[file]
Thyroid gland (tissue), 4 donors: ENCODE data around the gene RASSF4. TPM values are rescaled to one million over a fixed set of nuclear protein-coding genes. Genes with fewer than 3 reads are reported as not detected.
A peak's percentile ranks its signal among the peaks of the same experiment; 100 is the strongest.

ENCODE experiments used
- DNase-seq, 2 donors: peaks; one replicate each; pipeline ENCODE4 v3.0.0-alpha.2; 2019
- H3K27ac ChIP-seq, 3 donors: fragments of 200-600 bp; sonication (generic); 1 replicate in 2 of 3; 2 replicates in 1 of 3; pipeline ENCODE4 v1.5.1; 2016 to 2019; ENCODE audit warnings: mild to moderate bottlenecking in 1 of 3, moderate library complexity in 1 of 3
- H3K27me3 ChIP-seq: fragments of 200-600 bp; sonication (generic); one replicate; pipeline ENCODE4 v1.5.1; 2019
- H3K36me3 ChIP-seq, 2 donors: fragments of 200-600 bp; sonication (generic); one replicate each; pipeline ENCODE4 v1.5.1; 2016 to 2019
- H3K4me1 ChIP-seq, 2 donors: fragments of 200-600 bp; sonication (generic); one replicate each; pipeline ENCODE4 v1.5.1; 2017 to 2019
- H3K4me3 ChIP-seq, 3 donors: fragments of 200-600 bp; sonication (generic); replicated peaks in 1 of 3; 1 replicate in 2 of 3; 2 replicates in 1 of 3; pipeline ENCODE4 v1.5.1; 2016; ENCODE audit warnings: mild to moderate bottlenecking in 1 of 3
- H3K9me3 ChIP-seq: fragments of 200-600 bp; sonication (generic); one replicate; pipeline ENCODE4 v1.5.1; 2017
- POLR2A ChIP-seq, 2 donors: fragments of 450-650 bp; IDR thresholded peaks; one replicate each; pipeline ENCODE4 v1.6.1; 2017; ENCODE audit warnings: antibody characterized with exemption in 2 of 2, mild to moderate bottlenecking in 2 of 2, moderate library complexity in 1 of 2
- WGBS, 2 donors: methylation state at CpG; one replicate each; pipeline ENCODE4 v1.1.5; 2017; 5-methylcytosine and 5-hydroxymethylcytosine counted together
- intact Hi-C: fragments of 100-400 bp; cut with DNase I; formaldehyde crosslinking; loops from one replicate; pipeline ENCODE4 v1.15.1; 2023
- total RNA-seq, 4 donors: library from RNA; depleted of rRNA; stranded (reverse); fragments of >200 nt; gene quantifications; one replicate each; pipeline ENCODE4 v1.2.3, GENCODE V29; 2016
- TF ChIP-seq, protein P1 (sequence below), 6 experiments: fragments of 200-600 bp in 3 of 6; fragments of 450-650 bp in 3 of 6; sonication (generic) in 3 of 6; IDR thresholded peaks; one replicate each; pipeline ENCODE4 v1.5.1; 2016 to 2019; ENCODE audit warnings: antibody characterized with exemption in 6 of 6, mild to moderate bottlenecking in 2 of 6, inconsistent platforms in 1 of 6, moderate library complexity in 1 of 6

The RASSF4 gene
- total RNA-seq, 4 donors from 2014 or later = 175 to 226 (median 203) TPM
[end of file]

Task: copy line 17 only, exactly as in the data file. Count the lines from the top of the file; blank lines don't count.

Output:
- total RNA-seq, 4 donors from 2014 or later = 175 to 226 (median 203) TPM